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Given the pid of a Linux process, I want to check, from a C program, if the process is still running.

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You may want to look at this: stackoverflow.com/questions/939778/… –  Moussa Feb 5 '12 at 21:07

4 Answers 4

up vote 41 down vote accepted

Issue a kill(2) system call with 0 as the signal. If the call succeeds, it means that a process with this pid exists.

If the call fails and errno is set to ESRCH, a process with such a pid does not exist.

Quoting the POSIX standard:

If sig is 0 (the null signal), error checking is performed but no signal is actually sent. The null signal can be used to check the validity of pid.

Note that you are not safe from race conditions: it is possible that the target process has exited and another process with the same pid has been started in the meantime. Or the process may exit very quickly after you check it, and you could do a decision based on outdated information.

Only if the given pid is of a child process (fork'ed from the current one), you can use waitpid(2) with the WNOHANG option, or try to catch SIGCHLD signals. These are safe from race conditions, but are only relevant to child processes.

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The call succeeding does not mean that the process exists. It means some process exists with that PID, which may or may not be the process that he wanted to know about. –  David Schwartz Feb 5 '12 at 21:27
@David: thanks for pointing this out, updated the answer. –  Blagovest Buyukliev Feb 5 '12 at 21:35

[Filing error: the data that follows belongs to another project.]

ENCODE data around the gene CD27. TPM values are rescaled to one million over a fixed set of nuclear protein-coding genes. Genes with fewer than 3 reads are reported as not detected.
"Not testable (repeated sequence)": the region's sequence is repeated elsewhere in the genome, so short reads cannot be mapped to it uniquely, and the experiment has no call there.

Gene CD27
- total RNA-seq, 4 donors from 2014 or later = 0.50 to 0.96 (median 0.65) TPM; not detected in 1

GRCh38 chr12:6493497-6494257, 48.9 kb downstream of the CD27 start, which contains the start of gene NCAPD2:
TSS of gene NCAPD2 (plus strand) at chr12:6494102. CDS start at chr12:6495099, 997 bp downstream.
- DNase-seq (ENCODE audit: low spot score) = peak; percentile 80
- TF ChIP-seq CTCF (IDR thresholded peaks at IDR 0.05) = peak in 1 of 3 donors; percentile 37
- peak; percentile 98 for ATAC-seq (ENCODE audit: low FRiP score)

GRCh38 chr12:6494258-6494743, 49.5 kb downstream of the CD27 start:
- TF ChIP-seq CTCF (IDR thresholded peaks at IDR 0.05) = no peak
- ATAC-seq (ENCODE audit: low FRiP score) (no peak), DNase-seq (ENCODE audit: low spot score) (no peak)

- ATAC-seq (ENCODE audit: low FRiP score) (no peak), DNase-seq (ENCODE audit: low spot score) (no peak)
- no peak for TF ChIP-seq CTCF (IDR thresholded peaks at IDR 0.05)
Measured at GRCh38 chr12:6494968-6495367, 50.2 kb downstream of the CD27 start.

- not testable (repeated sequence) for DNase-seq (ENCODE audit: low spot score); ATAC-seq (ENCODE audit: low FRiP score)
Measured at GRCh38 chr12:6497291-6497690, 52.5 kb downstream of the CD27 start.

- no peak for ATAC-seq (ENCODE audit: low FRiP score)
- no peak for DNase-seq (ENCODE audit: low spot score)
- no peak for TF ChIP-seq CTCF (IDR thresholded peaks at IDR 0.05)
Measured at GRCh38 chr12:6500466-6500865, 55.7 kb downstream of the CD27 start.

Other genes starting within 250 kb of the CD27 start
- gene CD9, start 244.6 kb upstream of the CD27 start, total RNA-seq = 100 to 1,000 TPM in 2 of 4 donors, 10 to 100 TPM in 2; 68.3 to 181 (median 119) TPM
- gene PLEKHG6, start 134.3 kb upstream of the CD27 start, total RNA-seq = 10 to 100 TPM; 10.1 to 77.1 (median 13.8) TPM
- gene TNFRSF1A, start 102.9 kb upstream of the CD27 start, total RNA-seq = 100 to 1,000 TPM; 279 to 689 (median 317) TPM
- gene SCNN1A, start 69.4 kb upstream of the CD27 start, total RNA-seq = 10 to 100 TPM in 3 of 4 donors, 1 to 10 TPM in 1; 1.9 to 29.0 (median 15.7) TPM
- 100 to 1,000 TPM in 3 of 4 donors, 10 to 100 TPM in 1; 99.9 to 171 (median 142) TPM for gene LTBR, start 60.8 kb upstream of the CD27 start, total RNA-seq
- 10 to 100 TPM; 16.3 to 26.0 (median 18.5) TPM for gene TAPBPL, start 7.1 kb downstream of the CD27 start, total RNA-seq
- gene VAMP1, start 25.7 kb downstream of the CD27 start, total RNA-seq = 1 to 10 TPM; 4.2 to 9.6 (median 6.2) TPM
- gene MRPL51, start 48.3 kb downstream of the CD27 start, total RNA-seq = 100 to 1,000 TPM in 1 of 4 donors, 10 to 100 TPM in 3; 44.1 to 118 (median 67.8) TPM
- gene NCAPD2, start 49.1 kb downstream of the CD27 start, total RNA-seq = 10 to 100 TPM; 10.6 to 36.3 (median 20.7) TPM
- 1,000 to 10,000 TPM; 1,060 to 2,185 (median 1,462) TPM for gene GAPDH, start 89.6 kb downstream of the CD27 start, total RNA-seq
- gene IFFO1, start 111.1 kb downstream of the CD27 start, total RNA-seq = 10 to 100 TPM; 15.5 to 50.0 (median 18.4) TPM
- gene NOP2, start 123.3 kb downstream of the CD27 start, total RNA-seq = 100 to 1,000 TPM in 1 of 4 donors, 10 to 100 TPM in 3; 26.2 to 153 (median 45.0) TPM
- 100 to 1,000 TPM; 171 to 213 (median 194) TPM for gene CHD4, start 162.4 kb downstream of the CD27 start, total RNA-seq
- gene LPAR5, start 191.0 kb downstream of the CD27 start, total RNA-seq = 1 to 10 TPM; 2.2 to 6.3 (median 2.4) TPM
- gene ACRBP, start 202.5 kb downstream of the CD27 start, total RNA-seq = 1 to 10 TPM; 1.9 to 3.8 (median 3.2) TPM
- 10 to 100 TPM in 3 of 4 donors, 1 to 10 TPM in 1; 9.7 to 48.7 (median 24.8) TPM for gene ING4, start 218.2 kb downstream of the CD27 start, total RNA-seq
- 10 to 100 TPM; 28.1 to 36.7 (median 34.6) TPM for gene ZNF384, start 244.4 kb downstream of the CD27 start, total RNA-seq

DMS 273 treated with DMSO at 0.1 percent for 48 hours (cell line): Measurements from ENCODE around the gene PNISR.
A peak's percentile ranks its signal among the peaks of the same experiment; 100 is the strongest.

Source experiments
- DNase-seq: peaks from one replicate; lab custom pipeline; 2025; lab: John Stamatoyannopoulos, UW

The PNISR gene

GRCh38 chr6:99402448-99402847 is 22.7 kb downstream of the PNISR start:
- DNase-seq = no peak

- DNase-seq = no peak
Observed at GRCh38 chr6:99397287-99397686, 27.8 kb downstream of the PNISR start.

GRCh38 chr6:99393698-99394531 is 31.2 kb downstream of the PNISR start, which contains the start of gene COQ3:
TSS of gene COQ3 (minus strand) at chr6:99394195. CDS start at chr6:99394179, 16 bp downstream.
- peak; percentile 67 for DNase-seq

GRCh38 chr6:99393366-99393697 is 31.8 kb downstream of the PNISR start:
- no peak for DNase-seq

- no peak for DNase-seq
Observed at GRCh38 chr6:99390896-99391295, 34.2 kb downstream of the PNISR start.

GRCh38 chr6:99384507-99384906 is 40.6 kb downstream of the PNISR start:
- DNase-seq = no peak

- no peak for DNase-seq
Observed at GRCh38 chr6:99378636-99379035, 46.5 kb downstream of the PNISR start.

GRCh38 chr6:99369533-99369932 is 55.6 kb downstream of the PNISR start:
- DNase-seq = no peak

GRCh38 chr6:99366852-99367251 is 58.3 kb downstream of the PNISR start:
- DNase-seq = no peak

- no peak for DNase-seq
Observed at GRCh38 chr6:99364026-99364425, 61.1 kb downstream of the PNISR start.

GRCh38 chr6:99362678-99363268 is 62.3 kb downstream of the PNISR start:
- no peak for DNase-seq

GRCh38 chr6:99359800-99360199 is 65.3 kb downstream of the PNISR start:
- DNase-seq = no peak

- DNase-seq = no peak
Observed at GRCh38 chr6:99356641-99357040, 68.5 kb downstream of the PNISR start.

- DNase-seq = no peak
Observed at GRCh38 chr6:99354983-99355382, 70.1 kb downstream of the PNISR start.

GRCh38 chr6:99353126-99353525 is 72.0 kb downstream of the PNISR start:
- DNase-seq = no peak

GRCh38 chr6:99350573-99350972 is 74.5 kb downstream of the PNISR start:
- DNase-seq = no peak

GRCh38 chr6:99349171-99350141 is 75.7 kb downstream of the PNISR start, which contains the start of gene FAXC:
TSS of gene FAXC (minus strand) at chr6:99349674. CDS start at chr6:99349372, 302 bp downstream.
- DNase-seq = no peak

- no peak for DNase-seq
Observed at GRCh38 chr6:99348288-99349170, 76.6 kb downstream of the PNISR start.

The kill method is safe if and only if the process you're testing for is your own child process. In this case, the process id belongs to you and cannot be reused until you wait for it. Otherwise, any use of a pid is a serious bug. –  R.. Feb 5 '12 at 23:15

Use procfs.

#include <sys/stat.h>
struct stat sts;
if (stat("/proc/<pid>", &sts) == -1 && errno == ENOENT) {
  // process doesn't exist

Easily portable to

  • Solaris
  • IRIX
  • Tru64 UNIX
  • BSD
  • Linux
  • QNX
  • Plan 9 from Bell Labs
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You can issue a kill(2) system call with 0 as the signal.

There's nothing unsafe about kill -0. The program must be aware that the result can become obsolete at any time (including that the pid can get reused before kill is called), that's all. And using procfs instead does use the pid too, and doing so in a more cumbersome and nonstandard way.

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This is the exact same answer as the accepted-answer for this question, which was answered in February. Because it's technically correct, I'm not giving a -1; however, I recommend deletion to help keep the site uncluttered. –  newfurniturey Oct 22 '12 at 3:04

As an addendum to the /proc filesystem method, you can check the /proc/<pid>/cmdline (assuming it was started from the command line) to see if it is the process you want.

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commandline has two meanings - one (the one in /proc/<pid>/cmdline) is "the name of the program run, with a list of arguments passed to it") applies to EVERY process, even if not launched from the "command line" (different meaning: a text-based interface for the benefit of human beings). –  AMADANON Inc. Sep 23 '14 at 3:19

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